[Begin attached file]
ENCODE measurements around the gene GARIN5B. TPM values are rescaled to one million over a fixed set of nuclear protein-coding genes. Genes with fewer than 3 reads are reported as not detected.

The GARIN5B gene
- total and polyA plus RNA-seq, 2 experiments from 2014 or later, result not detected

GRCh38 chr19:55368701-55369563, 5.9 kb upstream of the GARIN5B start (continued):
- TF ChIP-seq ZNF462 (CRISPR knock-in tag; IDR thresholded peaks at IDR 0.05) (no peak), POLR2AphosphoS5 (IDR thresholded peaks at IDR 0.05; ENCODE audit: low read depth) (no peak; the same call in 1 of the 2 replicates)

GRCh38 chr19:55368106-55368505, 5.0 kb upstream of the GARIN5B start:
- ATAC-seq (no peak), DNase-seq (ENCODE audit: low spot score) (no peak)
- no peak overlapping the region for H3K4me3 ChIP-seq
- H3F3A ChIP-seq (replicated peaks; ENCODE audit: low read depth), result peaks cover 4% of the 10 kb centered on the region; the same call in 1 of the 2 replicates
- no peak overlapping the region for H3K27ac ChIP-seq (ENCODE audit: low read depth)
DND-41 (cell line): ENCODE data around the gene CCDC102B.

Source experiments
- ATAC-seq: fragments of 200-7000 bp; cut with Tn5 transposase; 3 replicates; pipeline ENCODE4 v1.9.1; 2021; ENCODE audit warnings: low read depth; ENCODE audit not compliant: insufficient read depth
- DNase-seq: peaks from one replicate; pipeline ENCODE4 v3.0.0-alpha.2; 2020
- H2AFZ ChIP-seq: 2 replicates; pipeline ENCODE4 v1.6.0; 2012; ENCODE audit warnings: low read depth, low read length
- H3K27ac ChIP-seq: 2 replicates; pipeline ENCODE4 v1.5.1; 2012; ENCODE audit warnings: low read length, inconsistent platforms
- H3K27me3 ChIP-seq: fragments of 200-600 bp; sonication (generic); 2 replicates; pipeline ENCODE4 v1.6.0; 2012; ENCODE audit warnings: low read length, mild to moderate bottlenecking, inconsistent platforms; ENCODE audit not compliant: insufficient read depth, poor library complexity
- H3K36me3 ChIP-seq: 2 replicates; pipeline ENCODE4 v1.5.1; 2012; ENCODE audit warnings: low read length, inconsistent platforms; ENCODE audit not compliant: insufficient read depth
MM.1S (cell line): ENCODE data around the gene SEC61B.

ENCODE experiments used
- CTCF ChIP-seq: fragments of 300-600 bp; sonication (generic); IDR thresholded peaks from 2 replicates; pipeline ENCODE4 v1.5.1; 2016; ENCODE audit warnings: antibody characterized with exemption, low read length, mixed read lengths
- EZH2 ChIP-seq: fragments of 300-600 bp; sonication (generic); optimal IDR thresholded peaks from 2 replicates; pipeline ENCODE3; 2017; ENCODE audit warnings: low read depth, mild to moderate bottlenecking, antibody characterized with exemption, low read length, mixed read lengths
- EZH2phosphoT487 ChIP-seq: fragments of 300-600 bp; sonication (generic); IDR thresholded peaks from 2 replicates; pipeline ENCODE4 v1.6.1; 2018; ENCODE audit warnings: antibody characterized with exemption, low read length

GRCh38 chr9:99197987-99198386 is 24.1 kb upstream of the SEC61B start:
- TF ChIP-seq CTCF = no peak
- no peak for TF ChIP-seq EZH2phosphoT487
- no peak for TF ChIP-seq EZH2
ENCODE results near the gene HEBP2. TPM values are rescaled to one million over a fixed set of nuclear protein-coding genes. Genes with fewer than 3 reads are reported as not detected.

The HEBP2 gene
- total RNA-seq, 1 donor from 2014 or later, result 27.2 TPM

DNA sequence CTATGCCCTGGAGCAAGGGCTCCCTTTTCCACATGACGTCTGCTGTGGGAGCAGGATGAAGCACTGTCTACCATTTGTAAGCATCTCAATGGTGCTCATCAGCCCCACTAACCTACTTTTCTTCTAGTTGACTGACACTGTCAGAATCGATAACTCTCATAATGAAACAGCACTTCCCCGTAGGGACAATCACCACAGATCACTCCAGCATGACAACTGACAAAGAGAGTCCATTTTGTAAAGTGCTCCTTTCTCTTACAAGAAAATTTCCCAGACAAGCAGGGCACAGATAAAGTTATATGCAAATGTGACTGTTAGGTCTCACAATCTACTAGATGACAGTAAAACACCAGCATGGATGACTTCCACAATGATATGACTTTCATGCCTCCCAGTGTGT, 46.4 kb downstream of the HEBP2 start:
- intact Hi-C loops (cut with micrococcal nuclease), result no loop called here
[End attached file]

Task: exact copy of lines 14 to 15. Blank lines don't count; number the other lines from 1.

- DNase-seq: peaks from one replicate; pipeline ENCODE4 v3.0.0-alpha.2; 2020
- H2AFZ ChIP-seq: 2 replicates; pipeline ENCODE4 v1.6.0; 2012; ENCODE audit warnings: low read depth, low read length